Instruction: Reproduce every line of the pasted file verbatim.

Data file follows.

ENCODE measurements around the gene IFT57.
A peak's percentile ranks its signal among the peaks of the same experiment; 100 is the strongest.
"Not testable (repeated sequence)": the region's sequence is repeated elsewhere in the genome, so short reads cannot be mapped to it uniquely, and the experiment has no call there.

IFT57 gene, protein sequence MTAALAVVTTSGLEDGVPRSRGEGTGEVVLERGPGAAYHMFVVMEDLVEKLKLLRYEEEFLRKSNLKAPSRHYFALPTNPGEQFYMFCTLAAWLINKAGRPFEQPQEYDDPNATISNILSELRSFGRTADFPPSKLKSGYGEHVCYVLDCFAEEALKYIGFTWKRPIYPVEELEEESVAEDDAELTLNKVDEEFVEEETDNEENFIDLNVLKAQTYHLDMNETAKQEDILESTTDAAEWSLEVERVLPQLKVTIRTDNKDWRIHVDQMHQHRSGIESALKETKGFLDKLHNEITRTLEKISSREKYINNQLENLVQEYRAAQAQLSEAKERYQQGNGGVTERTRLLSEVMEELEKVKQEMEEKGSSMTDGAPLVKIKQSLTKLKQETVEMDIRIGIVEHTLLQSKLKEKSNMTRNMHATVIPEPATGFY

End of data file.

ENCODE measurements around the gene IFT57.
A peak's percentile ranks its signal among the peaks of the same experiment; 100 is the strongest.
"Not testable (repeated sequence)": the region's sequence is repeated elsewhere in the genome, so short reads cannot be mapped to it uniquely, and the experiment has no call there.

IFT57 gene, protein sequence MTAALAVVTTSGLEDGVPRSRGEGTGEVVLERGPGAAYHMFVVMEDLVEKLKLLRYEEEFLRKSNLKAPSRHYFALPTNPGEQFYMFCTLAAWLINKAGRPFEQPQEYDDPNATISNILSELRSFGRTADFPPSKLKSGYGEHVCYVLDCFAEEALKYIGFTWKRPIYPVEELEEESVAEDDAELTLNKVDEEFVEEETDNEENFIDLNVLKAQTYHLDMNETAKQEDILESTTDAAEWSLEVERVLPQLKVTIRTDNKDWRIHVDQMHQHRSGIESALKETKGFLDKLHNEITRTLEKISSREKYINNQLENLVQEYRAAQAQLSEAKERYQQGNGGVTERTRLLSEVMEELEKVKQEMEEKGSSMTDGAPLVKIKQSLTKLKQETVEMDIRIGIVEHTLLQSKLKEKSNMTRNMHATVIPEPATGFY